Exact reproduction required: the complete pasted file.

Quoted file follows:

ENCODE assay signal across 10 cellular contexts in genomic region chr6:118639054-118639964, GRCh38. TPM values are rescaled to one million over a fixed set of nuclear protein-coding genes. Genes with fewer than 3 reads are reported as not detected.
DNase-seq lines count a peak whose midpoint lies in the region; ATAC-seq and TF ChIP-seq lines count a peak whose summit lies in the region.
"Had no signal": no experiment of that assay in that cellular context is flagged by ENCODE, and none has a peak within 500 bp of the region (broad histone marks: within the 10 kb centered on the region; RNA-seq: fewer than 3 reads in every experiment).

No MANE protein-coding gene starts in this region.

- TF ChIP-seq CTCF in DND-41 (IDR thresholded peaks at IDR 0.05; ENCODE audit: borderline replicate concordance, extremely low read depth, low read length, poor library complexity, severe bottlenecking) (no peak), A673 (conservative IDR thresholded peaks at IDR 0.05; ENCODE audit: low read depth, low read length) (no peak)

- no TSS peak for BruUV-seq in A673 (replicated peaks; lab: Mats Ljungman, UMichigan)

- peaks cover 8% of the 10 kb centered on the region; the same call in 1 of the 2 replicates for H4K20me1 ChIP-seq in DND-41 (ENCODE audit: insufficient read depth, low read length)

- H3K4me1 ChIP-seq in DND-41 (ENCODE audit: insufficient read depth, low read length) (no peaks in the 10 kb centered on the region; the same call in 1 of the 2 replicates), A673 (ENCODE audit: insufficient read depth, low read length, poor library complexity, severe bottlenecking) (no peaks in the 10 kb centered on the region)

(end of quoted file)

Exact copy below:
ENCODE assay signal across 10 cellular contexts in genomic region chr6:118639054-118639964, GRCh38. TPM values are rescaled to one million over a fixed set of nuclear protein-coding genes. Genes with fewer than 3 reads are reported as not detected.
DNase-seq lines count a peak whose midpoint lies in the region; ATAC-seq and TF ChIP-seq lines count a peak whose summit lies in the region.
"Had no signal": no experiment of that assay in that cellular context is flagged by ENCODE, and none has a peak within 500 bp of the region (broad histone marks: within the 10 kb centered on the region; RNA-seq: fewer than 3 reads in every experiment).

No MANE protein-coding gene starts in this region.

- TF ChIP-seq CTCF in DND-41 (IDR thresholded peaks at IDR 0.05; ENCODE audit: borderline replicate concordance, extremely low read depth, low read length, poor library complexity, severe bottlenecking) (no peak), A673 (conservative IDR thresholded peaks at IDR 0.05; ENCODE audit: low read depth, low read length) (no peak)

- no TSS peak for BruUV-seq in A673 (replicated peaks; lab: Mats Ljungman, UMichigan)

- peaks cover 8% of the 10 kb centered on the region; the same call in 1 of the 2 replicates for H4K20me1 ChIP-seq in DND-41 (ENCODE audit: insufficient read depth, low read length)

- H3K4me1 ChIP-seq in DND-41 (ENCODE audit: insufficient read depth, low read length) (no peaks in the 10 kb centered on the region; the same call in 1 of the 2 replicates), A673 (ENCODE audit: insufficient read depth, low read length, poor library complexity, severe bottlenecking) (no peaks in the 10 kb centered on the region)